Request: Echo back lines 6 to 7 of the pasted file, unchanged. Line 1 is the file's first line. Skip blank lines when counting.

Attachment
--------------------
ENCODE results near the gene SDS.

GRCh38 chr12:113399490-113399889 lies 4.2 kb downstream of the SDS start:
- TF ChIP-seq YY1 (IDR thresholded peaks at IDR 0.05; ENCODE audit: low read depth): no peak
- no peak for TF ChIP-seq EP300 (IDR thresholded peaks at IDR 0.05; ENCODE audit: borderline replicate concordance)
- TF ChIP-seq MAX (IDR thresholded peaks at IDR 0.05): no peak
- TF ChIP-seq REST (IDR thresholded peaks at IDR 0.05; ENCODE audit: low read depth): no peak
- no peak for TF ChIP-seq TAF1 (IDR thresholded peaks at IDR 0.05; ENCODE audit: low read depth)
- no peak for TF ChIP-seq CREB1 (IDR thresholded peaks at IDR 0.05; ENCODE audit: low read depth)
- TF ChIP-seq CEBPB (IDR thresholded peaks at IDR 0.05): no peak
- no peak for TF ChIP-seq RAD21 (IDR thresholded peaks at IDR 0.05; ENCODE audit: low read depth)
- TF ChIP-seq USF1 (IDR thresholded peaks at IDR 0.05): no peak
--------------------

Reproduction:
- TF ChIP-seq REST (IDR thresholded peaks at IDR 0.05; ENCODE audit: low read depth): no peak
- no peak for TF ChIP-seq TAF1 (IDR thresholded peaks at IDR 0.05; ENCODE audit: low read depth)